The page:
Julian Cope presents Head Heritage

Chêne Noir—
Chant Pour Le Delta, La Lune et Le Soleil


Released 1976 on Chêne Noir
The Seth Man, March 2008ce
Abridging their name from Théâtre du Chêne Noir d’Avignon to Chêne Noir, the French musical troupe had inaugurated their self-named record label in 1973 with the release of their “Miss Madona” seven inch EP. Three years later, their “Chant Pour Le Delta, La Lune et Le Soleil” album marked five years since the troupe’s debut album, “Aurora.” Only three people remained from that album’s lineup as Gerard Gélas was now positioned offstage to concentrate on his writing and direction of the group, which had now expanded to include half a dozen additional players. Along with this expansion came an assertion of their independence from the confines of drama by focusing their talents into the sphere of musical spectacle with results that were entirely dissimilar from their previous recorded efforts. Unlike “Aurora,” performances of “Chant” saw the troupe hold to stationary points onstage with the focus now on musical, rather than physical, drama.

“Chant Pour Le Delta, La Lune et Le Soleil” (“Songs For The Delta, The Moon And The Sun”) is a successive set of interludes that spool out behind the narrative poetry and ethereal observations of vocalist Nicole Aubiat. She is joined by Abel Valls (bass guitar, contrabass); Jean-Pierre Chalon (drums, percussion); Pierre Surtel (soprano saxophone, vibraphone); Jean-Louis Cannaud (flute, tenor and alto saxophone); Christine Schaffter (soprano saxophone); Thierry Bergerot (synthesizers); Daniel Dublet (piano, violoncello, congas) and rounded out by the percussion and vocals of Monik Lamy and vibist Philippe Puech.

According to the liners, “Chant” was an effort to ‘paraphrase a new page in our Treaty of love’ influenced by ‘the unattainable unknown of the voices of martinets (these birds from Egypt...), which we do not doubt for an instant will fly again next spring from the nooks, mosses and stones...among the shadows and the light of our very ancient Black Oak.’

The “Chant” album was every bit as poetic as those descriptions and its musical score corresponded to Aubiat’s compelling recitations. The addition of synthesizer player Thierry Bergerot provided skillful drones and background colourations that were the firmament for the earthbound sax, woodwinds, bassist and drummer backing her evocations. Although her vocals are entirely in French, much of their comprehension for non-French speakers can be felt in the music, for it is more than mere accompaniment. Whether drifting, rolling or jazz-like scoring, it allows Aubiat accurate emotional settings to call out for and beckon forth the natural elements of her world: whether the deltas of the Rhone and Nile Rivers, the moon, the sun or all life in its infinitesimal interconnectedness.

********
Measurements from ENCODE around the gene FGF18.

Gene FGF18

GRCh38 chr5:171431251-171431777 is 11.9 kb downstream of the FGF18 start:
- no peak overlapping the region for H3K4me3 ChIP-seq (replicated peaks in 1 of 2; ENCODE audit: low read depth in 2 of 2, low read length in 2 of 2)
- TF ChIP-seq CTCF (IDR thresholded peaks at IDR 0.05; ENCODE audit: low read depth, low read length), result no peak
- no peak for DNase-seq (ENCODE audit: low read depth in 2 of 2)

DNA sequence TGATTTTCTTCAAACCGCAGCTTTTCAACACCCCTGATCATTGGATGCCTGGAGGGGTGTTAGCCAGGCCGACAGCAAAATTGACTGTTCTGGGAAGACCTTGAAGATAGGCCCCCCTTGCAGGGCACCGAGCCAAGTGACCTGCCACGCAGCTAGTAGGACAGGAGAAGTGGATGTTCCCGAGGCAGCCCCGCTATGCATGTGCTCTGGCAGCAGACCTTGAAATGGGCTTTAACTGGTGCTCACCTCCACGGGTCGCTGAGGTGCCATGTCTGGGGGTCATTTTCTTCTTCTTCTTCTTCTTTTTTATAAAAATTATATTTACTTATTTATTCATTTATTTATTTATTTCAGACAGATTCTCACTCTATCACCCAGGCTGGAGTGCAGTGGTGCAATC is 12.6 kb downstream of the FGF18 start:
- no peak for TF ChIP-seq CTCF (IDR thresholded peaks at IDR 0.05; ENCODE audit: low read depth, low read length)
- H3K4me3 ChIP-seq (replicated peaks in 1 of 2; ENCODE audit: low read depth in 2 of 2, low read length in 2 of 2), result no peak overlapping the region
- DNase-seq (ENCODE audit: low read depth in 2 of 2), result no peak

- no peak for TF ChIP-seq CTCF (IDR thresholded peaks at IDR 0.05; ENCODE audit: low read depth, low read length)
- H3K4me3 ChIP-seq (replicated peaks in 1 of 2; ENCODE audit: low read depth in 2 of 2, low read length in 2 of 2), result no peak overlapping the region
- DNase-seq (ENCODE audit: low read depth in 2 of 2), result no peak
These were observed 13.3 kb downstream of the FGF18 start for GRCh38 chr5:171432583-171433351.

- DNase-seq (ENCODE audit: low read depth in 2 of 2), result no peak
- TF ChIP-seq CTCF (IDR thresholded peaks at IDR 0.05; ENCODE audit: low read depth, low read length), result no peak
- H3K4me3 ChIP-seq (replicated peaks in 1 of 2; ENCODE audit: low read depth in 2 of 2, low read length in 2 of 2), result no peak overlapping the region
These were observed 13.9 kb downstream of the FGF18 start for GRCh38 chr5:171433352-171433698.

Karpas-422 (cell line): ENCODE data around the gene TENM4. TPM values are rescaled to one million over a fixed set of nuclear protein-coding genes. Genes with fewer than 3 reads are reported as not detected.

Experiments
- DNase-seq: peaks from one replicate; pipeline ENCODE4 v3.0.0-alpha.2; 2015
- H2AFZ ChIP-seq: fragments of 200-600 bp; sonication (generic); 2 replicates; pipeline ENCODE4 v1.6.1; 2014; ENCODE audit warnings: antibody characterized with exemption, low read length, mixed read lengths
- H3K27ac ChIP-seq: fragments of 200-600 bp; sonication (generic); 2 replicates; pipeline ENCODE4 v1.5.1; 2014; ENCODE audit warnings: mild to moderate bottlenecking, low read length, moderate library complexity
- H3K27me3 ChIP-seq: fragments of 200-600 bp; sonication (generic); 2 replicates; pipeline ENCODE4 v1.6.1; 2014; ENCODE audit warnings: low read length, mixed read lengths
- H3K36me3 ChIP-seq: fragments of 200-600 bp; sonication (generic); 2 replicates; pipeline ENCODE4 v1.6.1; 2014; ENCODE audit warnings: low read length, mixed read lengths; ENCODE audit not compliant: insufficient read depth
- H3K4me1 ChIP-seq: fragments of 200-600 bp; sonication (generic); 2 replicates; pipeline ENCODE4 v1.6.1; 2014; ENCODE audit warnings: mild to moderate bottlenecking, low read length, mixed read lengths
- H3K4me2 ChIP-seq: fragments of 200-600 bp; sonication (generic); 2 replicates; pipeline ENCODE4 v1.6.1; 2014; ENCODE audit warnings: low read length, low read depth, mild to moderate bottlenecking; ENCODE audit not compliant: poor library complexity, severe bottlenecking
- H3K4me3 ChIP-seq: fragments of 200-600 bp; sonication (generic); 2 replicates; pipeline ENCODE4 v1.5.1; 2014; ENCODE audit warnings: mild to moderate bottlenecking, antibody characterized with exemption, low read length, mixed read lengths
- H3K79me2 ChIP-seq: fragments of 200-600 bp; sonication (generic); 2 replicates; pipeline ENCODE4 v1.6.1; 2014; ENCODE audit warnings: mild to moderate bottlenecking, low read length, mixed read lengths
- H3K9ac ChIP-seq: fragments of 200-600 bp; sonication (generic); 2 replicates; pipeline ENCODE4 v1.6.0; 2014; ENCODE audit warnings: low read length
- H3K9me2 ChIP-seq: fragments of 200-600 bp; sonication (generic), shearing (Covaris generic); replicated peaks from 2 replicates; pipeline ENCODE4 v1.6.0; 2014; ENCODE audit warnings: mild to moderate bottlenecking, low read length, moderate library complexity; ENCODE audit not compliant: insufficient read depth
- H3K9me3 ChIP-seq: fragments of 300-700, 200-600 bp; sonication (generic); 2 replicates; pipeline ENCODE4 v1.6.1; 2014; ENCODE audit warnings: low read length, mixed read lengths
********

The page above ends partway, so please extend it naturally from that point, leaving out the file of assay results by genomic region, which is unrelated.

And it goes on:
One further firmament is present in the sleeve painting by Chêne Noir vibist Philippe Puech’s depiction of Chêne Noir’s chapel in their sweet home Avignon ensconced within a blue circle sky above. Appropriately, Avignon repeatedly crops up as one of the reoccurring themes in “Chant” as does the Rhone River, upon whose bank the city is set. Located 50 miles north of the Mediterranean Sea in the south of France, it’s no surprise that a warm and distinctly Mediterranean vibe permeates the album throughout.

The album comes slowly into view with “Le Train” as a slow fade-in reveals bongos rapping out a slow locomotive rhythm, vibraphone melodically striking against ensuing percussion over a simple and repeating synthesizer theme. A sparse arrangement of slow deliberate paces alternating with a fanfare of triumphant horns, Aubiat breathlessly evokes images of Avignon, the sea, the delta and the soil of the Nile in front of the ensemble’s steady rollin’ flux of brass which cuts out and falls away for the beautiful, enduring moments of “Les Oiseaux” (“The Birds.”) Sublime, airy drones cushioned by reverbed, distant female voicing behind Aubiat’s slow narration, the title is a reference to the nesting martinets in the hidden confines of their chapel grounds during the months of autumn and winter, with springtime hosting their migratory return to Egypt. A wordless female choir, the sounds of droning synthesizer and airy cries of wheeling birds hoist high above Aubiat’s spoken intonations of slow adoration and mystery. Like Jocelyn Montgomery and David Lynch’s “Lux Vivens” album, it’s at once Medieval and modern, cool yet warm and altogether imposing in its huge, weightless space. Passing by like clouds, it’s much like an extended ambient version of the “Zabriskie Point” version of the first part of “Careful With That Axe, Eugene” with an overlay of soothing, French woman-tone recitations.